Malcolm Gladwell was back in his old stomping grounds tonight to promote his third book, Outliers: The Story of Success. A native of Ontario and a UofT grad, he moved to New York and now works for the New Yorker.
He has achieved great fame (or perhaps notoriety?) for his two books, The Tipping Point and Blink. People usually fall into one of two camps: either he’s a great storyteller and synthesizer or he’s just someone who rips off academics and tells just-so stories. Regardless, the ideas in his book have permeated the public discussion.
No surprise then that everyone seems to have a take on his new book which tries to figure out why some people are successful and others aren’t. New York Magazine loves it. The New York Times hates it.
No matter what you might think about his actual arguments, anyone looking to learn how to put together a gripping narrative should study his techniques. As Tyler Cowen put it best:
The book is getting snarky reviews but if it were by an unknown, rather than by the famous Malcolm Gladwell, many people would be saying how interesting it is.
The format of the evening was in the form of a conversation with Roger Martin, the dean of UofT’s business school: Rotmans. The fact that he’s a childhood friend of Gladwell was both an advantage and disadvantage. The audience saw a more personal side of Gladwell that other crowds probably don’t get. The talk began with them chatting about their shared experience growing up in a rural Ontario Mennonite community — they even had a debate about whose school was smaller.
On the other hand, Martin was perhaps *too* comfortable on stage, often interjecting right before one of those meticulously constructed Gladwell tales reached climax.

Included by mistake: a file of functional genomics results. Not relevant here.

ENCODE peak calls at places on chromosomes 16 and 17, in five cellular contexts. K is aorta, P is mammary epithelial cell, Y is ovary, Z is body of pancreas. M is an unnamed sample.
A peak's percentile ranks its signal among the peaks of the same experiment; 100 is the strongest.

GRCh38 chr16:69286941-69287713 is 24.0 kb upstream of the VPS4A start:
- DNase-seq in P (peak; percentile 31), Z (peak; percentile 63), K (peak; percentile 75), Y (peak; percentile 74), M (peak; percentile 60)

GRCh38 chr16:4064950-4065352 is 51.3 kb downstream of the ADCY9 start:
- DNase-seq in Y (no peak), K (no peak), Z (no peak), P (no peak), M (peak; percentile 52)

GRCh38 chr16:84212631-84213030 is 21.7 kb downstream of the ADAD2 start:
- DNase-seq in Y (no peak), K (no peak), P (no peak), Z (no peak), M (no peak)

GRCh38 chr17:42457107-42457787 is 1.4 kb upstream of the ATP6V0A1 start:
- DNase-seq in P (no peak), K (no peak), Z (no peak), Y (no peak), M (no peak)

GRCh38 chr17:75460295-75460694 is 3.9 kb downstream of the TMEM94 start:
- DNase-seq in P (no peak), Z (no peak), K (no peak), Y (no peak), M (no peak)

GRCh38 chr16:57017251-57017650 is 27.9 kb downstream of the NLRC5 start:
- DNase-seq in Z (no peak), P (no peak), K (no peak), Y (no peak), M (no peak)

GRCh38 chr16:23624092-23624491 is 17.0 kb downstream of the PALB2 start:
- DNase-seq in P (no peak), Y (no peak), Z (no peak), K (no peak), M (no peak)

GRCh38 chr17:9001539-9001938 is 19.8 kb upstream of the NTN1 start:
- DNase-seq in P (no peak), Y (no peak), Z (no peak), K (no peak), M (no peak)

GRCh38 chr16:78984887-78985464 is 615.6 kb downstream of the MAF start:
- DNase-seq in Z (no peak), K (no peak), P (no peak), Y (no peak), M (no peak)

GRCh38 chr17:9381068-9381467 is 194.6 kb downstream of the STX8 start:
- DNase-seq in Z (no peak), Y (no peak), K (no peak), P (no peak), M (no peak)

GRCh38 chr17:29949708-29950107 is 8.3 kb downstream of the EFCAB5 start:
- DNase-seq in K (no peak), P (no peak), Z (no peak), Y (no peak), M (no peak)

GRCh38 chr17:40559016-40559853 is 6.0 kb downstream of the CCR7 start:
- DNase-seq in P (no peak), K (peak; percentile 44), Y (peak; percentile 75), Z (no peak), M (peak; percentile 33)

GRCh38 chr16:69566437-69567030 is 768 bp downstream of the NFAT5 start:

Despite these interruptions, he still managed to spin lots of yarns (most coming from the new book):
- the Roseto mystery – a town of Italian immigrants with horrible diets yet incredible life expectancy (conclusion: it’s all about the community)
- the higher frequency of dyslexia among business leaders (at a young age, they survive by forming a “team” to get them through school assignments)
- how some of the best quarterbacks have very low IQs (they had to work harder)
- Chinese peasants on rice paddies were rewarded for hard work thus creating a culture that now has better math performance
- the tendency for our society to use proxies for judging success — IQ scores for instance — that even Martin (remember that he’s a dean) had to lightheartedly concede that the admission process for universities might be a bit flawed.
But in general, it was a thoroughly interesting discussion that jumped around from things like Pro Tools (“a solution to something that isn’t a problem”) to whether Google is making us stupider (“No, it’s eroding the competitive advantage of those who are willing to go the library — like me!”).
And the price was certainly right: $30 for admission and a copy of the book. To solve the logistical problem of a book signing people for hundreds of people, Rotmans cleverly came up with an autograph sticker that they placed at the front of the book:
Unfortunately, I made the mistake of starting to read it: 1) I’m in the middle of final assignment hell 2) I’m also in the middle of Philip K. Dick’s VALIS